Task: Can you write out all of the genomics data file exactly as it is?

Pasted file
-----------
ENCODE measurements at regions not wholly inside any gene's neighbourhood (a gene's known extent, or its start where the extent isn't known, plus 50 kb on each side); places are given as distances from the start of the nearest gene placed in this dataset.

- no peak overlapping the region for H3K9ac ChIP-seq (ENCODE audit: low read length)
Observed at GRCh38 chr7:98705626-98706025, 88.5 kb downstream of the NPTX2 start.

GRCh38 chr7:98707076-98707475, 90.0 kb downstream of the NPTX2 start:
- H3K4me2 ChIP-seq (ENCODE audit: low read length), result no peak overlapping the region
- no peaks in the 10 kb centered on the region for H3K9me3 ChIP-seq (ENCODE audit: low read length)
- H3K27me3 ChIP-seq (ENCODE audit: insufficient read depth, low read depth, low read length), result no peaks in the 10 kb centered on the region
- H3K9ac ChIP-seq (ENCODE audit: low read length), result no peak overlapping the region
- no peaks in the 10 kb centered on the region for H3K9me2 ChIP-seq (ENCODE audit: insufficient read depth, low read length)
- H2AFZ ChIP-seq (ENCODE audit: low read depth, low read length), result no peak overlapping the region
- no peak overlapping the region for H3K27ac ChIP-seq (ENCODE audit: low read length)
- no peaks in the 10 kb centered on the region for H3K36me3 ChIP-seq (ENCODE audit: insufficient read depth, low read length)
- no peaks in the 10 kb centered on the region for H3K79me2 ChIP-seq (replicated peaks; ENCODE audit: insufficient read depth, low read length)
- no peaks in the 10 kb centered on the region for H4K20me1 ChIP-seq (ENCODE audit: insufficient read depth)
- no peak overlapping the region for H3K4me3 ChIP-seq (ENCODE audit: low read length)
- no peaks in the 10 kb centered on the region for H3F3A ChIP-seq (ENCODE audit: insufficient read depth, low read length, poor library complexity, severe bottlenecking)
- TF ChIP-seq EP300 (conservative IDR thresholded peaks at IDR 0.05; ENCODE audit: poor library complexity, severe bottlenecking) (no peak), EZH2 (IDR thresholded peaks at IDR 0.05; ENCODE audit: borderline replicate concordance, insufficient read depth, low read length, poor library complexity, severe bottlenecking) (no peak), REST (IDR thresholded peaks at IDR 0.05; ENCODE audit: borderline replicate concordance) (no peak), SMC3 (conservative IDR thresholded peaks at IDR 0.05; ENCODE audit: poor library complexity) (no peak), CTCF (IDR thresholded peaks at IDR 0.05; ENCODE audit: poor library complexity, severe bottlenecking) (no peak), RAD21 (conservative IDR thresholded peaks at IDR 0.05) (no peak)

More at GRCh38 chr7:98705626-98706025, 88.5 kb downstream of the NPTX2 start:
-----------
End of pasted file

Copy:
ENCODE measurements at regions not wholly inside any gene's neighbourhood (a gene's known extent, or its start where the extent isn't known, plus 50 kb on each side); places are given as distances from the start of the nearest gene placed in this dataset.

- no peak overlapping the region for H3K9ac ChIP-seq (ENCODE audit: low read length)
Observed at GRCh38 chr7:98705626-98706025, 88.5 kb downstream of the NPTX2 start.

GRCh38 chr7:98707076-98707475, 90.0 kb downstream of the NPTX2 start:
- H3K4me2 ChIP-seq (ENCODE audit: low read length), result no peak overlapping the region
- no peaks in the 10 kb centered on the region for H3K9me3 ChIP-seq (ENCODE audit: low read length)
- H3K27me3 ChIP-seq (ENCODE audit: insufficient read depth, low read depth, low read length), result no peaks in the 10 kb centered on the region
- H3K9ac ChIP-seq (ENCODE audit: low read length), result no peak overlapping the region
- no peaks in the 10 kb centered on the region for H3K9me2 ChIP-seq (ENCODE audit: insufficient read depth, low read length)
- H2AFZ ChIP-seq (ENCODE audit: low read depth, low read length), result no peak overlapping the region
- no peak overlapping the region for H3K27ac ChIP-seq (ENCODE audit: low read length)
- no peaks in the 10 kb centered on the region for H3K36me3 ChIP-seq (ENCODE audit: insufficient read depth, low read length)
- no peaks in the 10 kb centered on the region for H3K79me2 ChIP-seq (replicated peaks; ENCODE audit: insufficient read depth, low read length)
- no peaks in the 10 kb centered on the region for H4K20me1 ChIP-seq (ENCODE audit: insufficient read depth)
- no peak overlapping the region for H3K4me3 ChIP-seq (ENCODE audit: low read length)
- no peaks in the 10 kb centered on the region for H3F3A ChIP-seq (ENCODE audit: insufficient read depth, low read length, poor library complexity, severe bottlenecking)
- TF ChIP-seq EP300 (conservative IDR thresholded peaks at IDR 0.05; ENCODE audit: poor library complexity, severe bottlenecking) (no peak), EZH2 (IDR thresholded peaks at IDR 0.05; ENCODE audit: borderline replicate concordance, insufficient read depth, low read length, poor library complexity, severe bottlenecking) (no peak), REST (IDR thresholded peaks at IDR 0.05; ENCODE audit: borderline replicate concordance) (no peak), SMC3 (conservative IDR thresholded peaks at IDR 0.05; ENCODE audit: poor library complexity) (no peak), CTCF (IDR thresholded peaks at IDR 0.05; ENCODE audit: poor library complexity, severe bottlenecking) (no peak), RAD21 (conservative IDR thresholded peaks at IDR 0.05) (no peak)

More at GRCh38 chr7:98705626-98706025, 88.5 kb downstream of the NPTX2 start: